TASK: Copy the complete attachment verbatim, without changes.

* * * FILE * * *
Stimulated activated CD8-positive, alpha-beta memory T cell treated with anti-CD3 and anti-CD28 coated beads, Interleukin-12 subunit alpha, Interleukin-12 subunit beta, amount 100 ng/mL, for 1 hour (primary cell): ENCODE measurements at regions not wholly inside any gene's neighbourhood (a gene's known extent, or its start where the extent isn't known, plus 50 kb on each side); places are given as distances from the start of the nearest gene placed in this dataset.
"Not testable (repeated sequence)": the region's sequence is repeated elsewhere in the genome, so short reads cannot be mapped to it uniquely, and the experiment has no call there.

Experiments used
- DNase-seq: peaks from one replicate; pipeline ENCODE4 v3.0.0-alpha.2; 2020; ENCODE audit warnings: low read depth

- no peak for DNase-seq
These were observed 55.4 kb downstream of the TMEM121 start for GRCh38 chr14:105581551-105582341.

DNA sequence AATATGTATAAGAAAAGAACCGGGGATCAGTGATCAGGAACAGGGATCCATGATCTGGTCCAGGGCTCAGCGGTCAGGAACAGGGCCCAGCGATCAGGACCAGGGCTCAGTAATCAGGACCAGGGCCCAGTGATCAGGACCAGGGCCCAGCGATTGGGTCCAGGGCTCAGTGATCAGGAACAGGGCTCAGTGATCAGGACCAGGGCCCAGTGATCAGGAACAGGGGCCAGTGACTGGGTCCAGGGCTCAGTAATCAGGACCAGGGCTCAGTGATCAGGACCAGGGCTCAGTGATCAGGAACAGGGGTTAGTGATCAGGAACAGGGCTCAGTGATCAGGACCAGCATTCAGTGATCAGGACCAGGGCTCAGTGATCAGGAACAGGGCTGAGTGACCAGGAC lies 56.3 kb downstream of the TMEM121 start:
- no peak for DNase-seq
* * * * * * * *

Stimulated activated CD8-positive, alpha-beta memory T cell treated with anti-CD3 and anti-CD28 coated beads, Interleukin-12 subunit alpha, Interleukin-12 subunit beta, amount 100 ng/mL, for 1 hour (primary cell): ENCODE measurements at regions not wholly inside any gene's neighbourhood (a gene's known extent, or its start where the extent isn't known, plus 50 kb on each side); places are given as distances from the start of the nearest gene placed in this dataset.
"Not testable (repeated sequence)": the region's sequence is repeated elsewhere in the genome, so short reads cannot be mapped to it uniquely, and the experiment has no call there.

Experiments used
- DNase-seq: peaks from one replicate; pipeline ENCODE4 v3.0.0-alpha.2; 2020; ENCODE audit warnings: low read depth

- no peak for DNase-seq
These were observed 55.4 kb downstream of the TMEM121 start for GRCh38 chr14:105581551-105582341.

DNA sequence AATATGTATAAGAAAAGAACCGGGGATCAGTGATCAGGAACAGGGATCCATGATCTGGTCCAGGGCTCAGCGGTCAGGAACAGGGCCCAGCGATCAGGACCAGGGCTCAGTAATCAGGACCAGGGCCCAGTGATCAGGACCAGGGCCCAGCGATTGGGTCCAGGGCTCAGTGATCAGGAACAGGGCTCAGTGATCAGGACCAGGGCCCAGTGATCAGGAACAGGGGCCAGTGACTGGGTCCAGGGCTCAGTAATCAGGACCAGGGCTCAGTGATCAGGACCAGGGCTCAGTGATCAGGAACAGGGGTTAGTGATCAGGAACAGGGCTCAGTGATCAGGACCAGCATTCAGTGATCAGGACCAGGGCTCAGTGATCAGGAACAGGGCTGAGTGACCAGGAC lies 56.3 kb downstream of the TMEM121 start:
- no peak for DNase-seq